- The Zimbabwean government will cancel operating licences of businesses that price their goods using unofficial exchange rates.
- The gaps between the official and unofficial exchange rates are growing larger.
- In an attempt to get hard currency, the operator of Steers and Nando's is giving discounts if you pay in US dollar.
Desperate to contain daily plunges in its currency, the Zimbabwean government says it will cancel the operating licences of businesses that price their goods using unofficial exchange rates. Gaps between the official and unofficial exchange rates are growing ever larger.
Zimbabwe’s official exchange rate is pegged at 87 Zimbabwean dollar (ZW$) to the US dollar, while the street rate has widened to around 1:175 against the greenback.
The government argues that unofficial currency exchange activities on the streets of Harare are driving inflation and contributing to a sustained plunge in the value of the Zimbabwean dollar.
To crack down on this, on Thursday, the government decided to penalise companies and businesses that factor in parallel market exchange rates when pricing goods.
"Businesses who disregard the law and continue to price their goods on the parallel market rates will have their licences suspended," Zimbabwe's Finance Minister Mthuli Ncube said Thursday.
Starved of foreign currency, which has slowed to a trickle in the official foreign currency auction market, Zimbabwean businesses have resorted to discounting prices for those who can pay in US dollar prices to encourage purchases in that currency. Legally, Zimbabwe uses a dual pricing system, where goods and services can be sold in US dollar (using the official rate) and in local currency.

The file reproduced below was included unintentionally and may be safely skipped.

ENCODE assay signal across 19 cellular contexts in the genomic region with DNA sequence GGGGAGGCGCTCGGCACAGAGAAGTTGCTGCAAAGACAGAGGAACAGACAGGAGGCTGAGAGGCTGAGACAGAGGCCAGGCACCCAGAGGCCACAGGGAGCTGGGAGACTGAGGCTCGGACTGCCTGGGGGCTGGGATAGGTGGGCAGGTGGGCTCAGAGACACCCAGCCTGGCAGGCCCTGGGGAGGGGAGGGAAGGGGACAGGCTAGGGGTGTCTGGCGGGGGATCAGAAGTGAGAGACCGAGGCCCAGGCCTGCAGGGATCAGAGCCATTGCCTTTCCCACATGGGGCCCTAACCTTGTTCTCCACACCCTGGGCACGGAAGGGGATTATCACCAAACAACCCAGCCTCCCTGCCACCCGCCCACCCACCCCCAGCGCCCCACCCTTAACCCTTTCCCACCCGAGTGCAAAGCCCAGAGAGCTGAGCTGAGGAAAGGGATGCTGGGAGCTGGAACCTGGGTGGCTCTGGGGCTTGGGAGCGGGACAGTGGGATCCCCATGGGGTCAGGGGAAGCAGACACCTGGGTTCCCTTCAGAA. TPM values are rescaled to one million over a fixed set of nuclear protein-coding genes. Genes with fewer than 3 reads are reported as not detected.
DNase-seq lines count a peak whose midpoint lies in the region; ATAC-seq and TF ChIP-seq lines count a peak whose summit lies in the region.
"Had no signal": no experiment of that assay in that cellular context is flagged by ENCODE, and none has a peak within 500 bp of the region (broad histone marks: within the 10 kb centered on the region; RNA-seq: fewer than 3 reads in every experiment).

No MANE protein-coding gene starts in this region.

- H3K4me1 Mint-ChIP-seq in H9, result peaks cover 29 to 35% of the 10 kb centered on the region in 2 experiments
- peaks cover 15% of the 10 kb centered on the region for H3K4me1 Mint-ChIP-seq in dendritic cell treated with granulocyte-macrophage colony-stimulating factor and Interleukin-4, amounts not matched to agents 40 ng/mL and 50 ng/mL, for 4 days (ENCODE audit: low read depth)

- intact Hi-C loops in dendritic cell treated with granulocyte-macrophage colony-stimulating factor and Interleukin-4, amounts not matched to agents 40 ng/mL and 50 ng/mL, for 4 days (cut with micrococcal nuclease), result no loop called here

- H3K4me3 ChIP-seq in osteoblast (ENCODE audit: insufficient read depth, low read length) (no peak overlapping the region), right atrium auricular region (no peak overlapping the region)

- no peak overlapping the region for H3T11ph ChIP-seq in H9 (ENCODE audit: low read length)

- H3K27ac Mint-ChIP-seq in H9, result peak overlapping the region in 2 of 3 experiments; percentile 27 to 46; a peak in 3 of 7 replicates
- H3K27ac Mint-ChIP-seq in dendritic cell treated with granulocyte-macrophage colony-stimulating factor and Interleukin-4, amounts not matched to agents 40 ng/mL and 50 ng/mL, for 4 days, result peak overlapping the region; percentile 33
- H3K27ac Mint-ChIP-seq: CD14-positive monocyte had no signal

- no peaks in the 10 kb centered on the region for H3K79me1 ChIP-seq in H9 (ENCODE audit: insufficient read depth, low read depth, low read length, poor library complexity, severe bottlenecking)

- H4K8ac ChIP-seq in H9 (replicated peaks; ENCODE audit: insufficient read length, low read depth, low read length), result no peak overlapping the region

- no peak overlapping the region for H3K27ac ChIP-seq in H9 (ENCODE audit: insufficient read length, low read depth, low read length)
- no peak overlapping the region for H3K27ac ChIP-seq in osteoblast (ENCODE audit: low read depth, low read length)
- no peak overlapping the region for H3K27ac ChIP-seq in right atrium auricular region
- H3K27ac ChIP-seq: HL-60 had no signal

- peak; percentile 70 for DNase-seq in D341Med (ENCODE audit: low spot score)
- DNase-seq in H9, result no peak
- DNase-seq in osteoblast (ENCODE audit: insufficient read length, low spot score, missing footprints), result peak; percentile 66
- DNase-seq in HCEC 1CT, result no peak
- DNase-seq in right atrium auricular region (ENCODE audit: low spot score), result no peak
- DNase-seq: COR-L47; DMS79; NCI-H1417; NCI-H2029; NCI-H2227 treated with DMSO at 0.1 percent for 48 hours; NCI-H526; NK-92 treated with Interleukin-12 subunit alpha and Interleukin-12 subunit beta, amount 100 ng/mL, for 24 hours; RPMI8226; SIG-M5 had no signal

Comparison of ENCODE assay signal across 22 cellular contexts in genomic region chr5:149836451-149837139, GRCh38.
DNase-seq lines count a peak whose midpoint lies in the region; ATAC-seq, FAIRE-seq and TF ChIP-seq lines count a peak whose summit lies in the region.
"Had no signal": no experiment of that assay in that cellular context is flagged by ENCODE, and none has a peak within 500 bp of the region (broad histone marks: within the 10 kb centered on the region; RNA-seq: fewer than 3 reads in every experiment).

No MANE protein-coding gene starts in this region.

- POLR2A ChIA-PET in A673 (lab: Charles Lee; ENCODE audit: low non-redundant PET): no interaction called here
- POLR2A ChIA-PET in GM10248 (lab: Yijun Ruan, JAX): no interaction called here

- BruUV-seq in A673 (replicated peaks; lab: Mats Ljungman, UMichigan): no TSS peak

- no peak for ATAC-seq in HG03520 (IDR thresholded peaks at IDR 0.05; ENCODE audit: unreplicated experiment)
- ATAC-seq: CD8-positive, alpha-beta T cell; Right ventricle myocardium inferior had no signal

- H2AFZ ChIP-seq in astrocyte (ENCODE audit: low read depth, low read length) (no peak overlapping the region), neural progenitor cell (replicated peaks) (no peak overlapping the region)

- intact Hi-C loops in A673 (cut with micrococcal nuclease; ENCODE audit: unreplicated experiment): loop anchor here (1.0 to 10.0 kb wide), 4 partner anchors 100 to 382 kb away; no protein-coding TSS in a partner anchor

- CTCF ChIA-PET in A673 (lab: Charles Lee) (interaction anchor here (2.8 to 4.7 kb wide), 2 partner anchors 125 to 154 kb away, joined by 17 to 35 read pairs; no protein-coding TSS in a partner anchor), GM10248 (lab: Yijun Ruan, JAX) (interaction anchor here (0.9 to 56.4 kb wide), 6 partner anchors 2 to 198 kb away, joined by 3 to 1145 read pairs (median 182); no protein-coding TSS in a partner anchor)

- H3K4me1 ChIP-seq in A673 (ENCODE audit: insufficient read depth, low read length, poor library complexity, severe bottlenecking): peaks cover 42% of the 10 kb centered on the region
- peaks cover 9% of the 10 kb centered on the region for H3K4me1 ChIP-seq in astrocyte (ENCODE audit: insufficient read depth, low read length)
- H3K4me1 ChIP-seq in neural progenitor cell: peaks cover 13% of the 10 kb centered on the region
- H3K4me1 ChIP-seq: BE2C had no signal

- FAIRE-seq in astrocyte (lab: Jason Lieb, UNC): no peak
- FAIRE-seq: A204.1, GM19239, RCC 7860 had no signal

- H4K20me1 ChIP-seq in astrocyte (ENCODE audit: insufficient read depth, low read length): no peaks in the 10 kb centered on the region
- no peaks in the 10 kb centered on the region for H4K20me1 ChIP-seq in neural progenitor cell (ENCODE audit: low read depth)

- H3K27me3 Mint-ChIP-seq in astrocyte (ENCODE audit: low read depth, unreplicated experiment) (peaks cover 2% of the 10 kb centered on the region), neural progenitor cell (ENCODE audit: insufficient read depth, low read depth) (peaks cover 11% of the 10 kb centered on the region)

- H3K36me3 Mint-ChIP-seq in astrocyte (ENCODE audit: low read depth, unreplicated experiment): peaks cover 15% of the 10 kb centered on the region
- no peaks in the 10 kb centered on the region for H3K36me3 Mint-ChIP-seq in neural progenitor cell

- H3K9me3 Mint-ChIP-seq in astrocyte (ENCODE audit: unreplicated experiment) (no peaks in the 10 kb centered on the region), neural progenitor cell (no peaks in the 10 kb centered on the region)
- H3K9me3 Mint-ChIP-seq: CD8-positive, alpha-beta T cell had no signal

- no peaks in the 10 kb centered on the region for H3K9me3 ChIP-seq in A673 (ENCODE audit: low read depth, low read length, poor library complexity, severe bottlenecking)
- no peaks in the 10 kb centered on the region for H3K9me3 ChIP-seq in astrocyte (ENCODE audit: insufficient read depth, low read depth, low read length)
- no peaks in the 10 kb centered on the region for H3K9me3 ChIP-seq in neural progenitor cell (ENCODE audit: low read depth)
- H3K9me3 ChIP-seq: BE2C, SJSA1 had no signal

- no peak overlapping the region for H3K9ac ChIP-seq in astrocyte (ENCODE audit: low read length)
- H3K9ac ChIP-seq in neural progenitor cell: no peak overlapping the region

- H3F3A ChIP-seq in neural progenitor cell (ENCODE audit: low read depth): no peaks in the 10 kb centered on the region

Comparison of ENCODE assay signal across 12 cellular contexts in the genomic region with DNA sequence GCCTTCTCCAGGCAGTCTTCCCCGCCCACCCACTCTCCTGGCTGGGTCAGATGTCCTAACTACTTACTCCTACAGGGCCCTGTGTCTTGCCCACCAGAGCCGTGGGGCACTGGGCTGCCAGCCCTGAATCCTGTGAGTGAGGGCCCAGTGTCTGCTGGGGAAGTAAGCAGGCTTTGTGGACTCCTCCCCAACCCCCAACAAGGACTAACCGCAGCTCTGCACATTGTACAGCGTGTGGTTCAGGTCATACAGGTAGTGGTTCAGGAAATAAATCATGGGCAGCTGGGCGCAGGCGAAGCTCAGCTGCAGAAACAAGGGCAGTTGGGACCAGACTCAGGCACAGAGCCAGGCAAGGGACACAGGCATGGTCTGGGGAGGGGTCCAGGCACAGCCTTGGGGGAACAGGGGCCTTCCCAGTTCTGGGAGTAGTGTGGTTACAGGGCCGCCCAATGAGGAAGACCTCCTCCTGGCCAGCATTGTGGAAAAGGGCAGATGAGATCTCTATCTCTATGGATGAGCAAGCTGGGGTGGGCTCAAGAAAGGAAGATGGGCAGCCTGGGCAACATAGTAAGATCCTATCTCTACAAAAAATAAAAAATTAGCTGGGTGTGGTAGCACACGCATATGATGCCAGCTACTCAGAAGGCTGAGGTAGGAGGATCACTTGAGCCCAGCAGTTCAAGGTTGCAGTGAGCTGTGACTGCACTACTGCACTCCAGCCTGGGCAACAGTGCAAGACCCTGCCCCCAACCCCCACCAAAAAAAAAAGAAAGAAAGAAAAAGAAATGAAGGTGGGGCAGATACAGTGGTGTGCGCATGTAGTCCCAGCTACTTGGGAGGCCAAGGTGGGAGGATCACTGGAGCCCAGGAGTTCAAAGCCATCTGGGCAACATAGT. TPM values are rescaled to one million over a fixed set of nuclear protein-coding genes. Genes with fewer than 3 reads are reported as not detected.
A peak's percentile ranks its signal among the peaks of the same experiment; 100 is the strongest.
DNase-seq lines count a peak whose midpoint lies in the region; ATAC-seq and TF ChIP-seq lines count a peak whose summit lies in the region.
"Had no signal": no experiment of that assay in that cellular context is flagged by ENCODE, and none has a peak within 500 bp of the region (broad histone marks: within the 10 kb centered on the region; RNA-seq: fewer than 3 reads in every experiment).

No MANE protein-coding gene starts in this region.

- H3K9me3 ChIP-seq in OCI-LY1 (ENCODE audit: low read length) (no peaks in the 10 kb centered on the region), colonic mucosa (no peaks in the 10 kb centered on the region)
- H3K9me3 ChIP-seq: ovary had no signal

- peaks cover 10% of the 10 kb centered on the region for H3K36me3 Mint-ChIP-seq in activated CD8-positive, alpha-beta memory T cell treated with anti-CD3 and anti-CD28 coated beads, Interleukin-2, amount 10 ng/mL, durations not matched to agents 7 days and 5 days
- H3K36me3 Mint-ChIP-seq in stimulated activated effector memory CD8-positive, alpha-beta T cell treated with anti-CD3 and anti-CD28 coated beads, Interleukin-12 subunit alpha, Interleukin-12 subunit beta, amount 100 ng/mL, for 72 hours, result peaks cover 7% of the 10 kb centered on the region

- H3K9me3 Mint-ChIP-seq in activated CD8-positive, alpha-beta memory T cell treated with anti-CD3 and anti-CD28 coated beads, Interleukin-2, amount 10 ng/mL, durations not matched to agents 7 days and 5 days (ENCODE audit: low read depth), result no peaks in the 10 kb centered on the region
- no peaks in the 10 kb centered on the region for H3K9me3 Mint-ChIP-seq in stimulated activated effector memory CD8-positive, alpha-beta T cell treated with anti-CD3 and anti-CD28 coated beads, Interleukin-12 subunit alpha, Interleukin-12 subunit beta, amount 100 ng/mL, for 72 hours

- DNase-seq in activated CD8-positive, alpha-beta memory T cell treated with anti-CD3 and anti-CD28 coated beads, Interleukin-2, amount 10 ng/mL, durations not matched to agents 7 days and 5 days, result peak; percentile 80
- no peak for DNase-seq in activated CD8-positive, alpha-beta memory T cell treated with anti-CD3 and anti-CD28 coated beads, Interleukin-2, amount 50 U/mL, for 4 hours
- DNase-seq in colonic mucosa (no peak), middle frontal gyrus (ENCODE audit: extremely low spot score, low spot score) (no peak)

Simbisa Brands, which holds the operating licences for Nando’s and Steers in Zimbabwe, is now under investigation by the Financial Intelligence Unit for offering a promotion that has been deemed as offering an unofficial exchange rate of 1:200 for the local currency.
"The Financial Intelligence Unit is investigating allegations of currency manipulation and pegging of the ZW$ at 200 to 1 USD circulating on social media," the Reserve Bank of Zimbabwe said in a statement on Thursday morning. "Perpetrators [will] be brought to book."
Industry executives told Fin24 that they are struggling to get foreign currency from the official auction market - hence, they were using various strategies to raise forex.
"Each company strategises depending on the nature of its sale. There are companies whose forex requirements are once-off or periodic, and then there are those whose forex requirements are almost on a daily basis. That’s why you see various strategies being implemented ... it is simply because the auction market has failed," said one chief executive officer of a consumer goods company in Zimbabwe.
Ncube has mandated the Zimbabwe Revenue Authority to carry out "impromptu audits of corporate activities with a view of quantifying potential tax liabilities arising out of illegal foreign currency" trading. He also said that financial regulatory bodies such as the Public Accountants and Auditors Board "will be working on a framework to impose appropriate financial and professional sanctions on members of the accounting, auditing professions who may be complicit in superintending over illicit affairs" by corporate entities.
Recently, the central bank blacklisted 77 individuals for engaging in alleged money laundering through "illegal" foreign currency dealings via mobile money and electronic banking platforms.